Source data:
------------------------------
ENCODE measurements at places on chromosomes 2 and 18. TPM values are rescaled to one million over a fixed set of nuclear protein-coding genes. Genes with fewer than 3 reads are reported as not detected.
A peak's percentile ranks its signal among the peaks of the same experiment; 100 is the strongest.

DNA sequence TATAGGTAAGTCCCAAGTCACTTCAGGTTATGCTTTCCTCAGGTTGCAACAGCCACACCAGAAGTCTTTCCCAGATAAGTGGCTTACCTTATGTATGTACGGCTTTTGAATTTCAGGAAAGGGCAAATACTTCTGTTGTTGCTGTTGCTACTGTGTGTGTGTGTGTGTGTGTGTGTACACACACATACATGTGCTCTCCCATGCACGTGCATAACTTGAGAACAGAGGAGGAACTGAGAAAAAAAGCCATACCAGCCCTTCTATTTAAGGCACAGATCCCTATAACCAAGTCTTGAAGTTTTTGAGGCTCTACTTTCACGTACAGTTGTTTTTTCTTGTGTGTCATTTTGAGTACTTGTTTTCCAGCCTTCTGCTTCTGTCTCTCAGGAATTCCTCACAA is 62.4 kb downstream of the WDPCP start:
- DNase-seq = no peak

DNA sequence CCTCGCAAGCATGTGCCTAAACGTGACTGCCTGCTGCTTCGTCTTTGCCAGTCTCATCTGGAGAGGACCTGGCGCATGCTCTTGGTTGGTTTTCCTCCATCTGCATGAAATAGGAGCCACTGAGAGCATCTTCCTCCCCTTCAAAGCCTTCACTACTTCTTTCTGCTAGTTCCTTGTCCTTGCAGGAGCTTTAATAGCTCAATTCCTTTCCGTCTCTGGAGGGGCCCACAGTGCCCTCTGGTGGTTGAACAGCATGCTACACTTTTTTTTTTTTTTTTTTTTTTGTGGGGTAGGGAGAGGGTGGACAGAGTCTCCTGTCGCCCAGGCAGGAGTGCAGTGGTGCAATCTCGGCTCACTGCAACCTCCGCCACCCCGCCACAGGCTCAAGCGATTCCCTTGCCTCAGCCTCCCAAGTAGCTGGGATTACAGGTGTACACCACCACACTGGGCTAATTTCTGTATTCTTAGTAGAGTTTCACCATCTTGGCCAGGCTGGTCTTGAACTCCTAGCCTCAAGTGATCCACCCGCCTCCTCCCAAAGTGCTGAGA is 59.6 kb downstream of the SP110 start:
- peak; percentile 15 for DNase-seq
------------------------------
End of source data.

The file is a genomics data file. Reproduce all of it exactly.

ENCODE measurements at places on chromosomes 2 and 18. TPM values are rescaled to one million over a fixed set of nuclear protein-coding genes. Genes with fewer than 3 reads are reported as not detected.
A peak's percentile ranks its signal among the peaks of the same experiment; 100 is the strongest.

DNA sequence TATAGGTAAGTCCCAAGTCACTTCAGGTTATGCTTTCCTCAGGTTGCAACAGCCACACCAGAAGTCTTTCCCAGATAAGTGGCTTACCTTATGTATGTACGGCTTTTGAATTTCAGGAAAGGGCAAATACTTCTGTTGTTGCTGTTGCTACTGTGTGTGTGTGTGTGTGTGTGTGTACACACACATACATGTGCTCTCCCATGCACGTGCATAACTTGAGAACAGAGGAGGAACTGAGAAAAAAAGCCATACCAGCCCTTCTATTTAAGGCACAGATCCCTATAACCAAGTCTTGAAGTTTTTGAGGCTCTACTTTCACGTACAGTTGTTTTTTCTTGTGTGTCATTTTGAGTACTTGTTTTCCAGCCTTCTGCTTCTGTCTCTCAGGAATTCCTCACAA is 62.4 kb downstream of the WDPCP start:
- DNase-seq = no peak

DNA sequence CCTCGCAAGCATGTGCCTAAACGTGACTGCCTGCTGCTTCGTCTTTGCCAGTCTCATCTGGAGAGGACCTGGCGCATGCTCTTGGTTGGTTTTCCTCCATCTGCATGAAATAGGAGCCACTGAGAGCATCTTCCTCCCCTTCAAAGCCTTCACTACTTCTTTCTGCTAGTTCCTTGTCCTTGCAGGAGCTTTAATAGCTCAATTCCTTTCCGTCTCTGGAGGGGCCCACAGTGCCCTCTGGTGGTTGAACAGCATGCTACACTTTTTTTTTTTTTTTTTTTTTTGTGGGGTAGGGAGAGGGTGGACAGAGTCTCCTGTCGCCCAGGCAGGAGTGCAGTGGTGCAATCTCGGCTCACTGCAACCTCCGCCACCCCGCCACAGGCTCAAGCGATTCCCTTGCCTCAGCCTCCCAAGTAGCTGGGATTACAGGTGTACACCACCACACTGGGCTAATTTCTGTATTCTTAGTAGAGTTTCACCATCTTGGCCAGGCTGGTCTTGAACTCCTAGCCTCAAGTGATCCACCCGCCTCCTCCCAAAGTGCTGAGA is 59.6 kb downstream of the SP110 start:
- peak; percentile 15 for DNase-seq